BADḤAN (Heb. בַּדְחָן; "entertainer"), merrymaker, rhymester who entertained guests, especially at weddings. The Talmud mentions professional jesters who cheered the melancholy (Ta'an. 22a) or who amused bride and groom (Ket. 17a; Ber. 30b–31a). Jewish itinerant singers, called badḥanim or leiẓanim ("jesters") are mentioned in medieval rabbinical literature (e.g., R. Elijah b. Isaac of Carcassonne's Asufot); they seem to have appeared as professional entertainers at weddings and at Ḥanukkah and Purim celebrations, much after the pattern of the troubadours and ballad singers. The merrymaking of these badḥanim, who were also the forerunners of Jewish theatrical art, consisted not only of folksongs and comic stories but also of skillful puns on scriptural verses and talmudical passages, which required a certain amount of Jewish learning. As a result, the rabbinical authorities protested against the badḥanim who parodied the Kaddish at wedding festivities or who committed the near-blasphemy of "amusing the guests with jests on scriptural verses and holy words. Happy the man who abstains from such" (R. David ha-Levi, in Turei Zahav to Sh. Ar., oh 560:5).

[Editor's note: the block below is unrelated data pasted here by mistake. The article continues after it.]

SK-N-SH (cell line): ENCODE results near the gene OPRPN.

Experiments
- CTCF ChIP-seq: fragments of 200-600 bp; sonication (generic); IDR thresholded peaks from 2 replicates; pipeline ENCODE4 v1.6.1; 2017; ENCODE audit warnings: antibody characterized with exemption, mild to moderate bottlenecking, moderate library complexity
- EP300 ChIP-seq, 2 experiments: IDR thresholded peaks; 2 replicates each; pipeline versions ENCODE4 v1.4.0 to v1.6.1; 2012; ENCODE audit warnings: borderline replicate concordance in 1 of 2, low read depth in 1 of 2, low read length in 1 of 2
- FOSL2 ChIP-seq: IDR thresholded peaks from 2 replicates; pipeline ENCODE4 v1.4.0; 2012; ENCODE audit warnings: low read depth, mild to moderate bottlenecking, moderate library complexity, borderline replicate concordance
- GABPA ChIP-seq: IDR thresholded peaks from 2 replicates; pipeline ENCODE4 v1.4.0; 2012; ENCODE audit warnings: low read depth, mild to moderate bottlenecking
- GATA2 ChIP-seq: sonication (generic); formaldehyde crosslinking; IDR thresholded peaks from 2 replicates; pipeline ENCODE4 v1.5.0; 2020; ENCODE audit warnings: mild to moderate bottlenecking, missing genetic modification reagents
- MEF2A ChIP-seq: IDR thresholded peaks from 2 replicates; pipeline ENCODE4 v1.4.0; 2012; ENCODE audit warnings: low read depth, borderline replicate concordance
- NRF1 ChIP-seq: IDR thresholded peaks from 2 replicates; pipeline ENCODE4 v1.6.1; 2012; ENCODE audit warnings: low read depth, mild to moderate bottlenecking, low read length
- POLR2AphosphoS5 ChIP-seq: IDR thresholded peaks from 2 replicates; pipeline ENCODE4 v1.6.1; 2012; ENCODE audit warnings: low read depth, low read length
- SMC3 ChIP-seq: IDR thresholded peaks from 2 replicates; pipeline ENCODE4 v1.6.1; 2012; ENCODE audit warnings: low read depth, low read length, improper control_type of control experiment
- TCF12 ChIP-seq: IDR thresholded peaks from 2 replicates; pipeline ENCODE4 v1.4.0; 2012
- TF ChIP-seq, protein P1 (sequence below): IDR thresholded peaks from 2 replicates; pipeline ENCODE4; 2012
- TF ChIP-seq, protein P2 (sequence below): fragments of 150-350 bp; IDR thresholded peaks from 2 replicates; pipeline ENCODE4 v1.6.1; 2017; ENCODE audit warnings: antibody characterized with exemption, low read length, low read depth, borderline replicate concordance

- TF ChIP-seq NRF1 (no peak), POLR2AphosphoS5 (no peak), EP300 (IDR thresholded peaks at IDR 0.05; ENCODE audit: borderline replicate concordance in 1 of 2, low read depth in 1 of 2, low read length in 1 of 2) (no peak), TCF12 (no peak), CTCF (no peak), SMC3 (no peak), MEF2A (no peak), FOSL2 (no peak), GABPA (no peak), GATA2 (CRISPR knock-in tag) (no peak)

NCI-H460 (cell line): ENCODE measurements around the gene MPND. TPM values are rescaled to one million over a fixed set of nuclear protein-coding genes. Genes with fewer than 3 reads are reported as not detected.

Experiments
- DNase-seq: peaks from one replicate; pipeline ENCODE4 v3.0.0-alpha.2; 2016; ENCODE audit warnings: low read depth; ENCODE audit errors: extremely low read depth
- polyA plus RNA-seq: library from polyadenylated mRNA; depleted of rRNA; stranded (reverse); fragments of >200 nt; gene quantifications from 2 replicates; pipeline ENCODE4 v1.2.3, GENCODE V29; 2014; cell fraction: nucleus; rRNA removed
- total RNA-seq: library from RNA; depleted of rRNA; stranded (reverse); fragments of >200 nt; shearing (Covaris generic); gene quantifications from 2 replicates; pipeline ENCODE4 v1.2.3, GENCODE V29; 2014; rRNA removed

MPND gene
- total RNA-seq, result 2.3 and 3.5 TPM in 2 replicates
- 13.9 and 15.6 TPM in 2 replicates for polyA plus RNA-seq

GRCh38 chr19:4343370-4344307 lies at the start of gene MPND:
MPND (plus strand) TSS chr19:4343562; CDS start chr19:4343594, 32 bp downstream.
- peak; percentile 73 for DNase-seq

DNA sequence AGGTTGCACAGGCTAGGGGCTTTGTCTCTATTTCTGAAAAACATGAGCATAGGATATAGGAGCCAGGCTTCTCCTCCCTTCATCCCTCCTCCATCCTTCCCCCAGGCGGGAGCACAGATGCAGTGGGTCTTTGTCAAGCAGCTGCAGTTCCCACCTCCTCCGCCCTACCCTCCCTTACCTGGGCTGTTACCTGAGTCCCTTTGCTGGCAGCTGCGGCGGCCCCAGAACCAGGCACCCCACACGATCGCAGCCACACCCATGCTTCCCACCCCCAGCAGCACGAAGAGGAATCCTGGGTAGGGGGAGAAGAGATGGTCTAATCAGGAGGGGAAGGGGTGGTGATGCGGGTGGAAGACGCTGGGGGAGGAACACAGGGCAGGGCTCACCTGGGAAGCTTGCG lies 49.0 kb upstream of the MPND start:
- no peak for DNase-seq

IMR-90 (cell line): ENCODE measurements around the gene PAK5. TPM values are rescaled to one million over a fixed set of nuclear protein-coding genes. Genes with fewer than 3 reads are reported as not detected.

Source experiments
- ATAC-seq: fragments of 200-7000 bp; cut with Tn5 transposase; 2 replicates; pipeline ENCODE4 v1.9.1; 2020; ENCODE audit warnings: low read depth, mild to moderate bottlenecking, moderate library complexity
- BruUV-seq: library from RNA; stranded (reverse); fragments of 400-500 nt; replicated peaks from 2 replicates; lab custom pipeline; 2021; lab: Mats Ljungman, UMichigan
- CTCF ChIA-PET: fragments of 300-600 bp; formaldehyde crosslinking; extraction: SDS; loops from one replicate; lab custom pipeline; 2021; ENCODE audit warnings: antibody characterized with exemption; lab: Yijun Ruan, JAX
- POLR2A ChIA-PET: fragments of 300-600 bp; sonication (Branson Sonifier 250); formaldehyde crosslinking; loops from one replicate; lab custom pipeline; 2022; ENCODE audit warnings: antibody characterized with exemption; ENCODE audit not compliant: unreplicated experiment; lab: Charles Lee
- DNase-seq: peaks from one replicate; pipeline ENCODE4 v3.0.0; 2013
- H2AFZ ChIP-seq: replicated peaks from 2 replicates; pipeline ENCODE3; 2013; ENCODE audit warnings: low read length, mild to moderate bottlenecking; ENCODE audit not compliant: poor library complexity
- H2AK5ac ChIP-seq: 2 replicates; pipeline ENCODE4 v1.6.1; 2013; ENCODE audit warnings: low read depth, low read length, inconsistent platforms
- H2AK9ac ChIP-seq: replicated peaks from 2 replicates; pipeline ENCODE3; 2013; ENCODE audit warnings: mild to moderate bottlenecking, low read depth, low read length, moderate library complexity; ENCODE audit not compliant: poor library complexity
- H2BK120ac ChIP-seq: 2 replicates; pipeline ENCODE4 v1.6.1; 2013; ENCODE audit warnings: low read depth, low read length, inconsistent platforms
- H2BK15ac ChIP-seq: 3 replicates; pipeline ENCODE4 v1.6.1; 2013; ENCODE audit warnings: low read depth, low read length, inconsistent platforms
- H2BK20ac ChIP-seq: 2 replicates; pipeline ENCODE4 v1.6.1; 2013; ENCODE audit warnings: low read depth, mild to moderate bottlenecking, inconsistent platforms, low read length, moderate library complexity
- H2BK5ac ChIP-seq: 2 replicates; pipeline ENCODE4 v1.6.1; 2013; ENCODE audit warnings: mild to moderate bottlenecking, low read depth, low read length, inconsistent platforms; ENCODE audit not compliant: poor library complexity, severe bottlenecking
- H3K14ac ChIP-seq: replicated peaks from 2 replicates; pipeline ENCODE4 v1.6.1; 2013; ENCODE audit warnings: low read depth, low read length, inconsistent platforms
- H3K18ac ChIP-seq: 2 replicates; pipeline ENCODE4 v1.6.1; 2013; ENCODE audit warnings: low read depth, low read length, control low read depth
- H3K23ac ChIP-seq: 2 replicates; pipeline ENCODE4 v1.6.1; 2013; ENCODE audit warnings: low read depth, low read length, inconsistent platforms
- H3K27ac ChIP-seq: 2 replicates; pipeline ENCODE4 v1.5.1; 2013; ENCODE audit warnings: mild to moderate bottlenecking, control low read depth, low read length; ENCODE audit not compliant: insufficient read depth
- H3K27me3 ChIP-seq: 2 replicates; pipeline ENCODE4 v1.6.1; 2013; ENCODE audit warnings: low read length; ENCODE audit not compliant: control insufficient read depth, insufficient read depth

In Eastern Europe the badḥan (or marshalik, from Ger. marschalc, in the sense of "master of ceremonies," and not from Heb. mashal, "proverb"), acted as the professional wedding jester. The *Chmielnicki persecutions (1648–49), and the rabbinical opposition to unbridled merrymaking, even at weddings (based upon Sot. 9:14), led the badḥanim to introduce a new style of entertainment – the forshpil – in which the badḥan addressed the bride with a rhymed penitential exhortation while the women performed the ceremony of bedeken, i.e., covering the bride with the veil before proceeding to the ḥuppah (see *Marriage Customs). In the case of orphans, the badḥan's rhymes invoked the memory of the departed parents and injected a sorrowful note. Later, at the wedding feast, the badḥan entertained the guests with music and with jests that contained personal allusions to the important guests and participants. In the course of time the literary style of the badḥan developed into a sort of Hebrew and Yiddish folk-poetry, the most renowned exponent of which was Eliakum *Zunser of Vilna, who composed over 600 songs of this kind. A fine portrayal of the badḥan is the character of Breckeloff in I. *Zangwill's Children of the Ghetto. In recent times the institution of the badḥan has been replaced by more modern forms of entertainment.
A. Berliner, Aus dem Leben der deutschen Juden im Mittelalter (1900), 57, 58; I. Abrahams, Jewish Life in the Middle Ages (19322), 213–4; Hirsch, in: jqr, 13 (1901), 601–2; Lifschitz, in: Arkhiv far di Geshikhte fun Yidishen Teater un Drame, 1 (1930), 38–74; Eisenstein, Yisrael, 2 (1908), 302–3.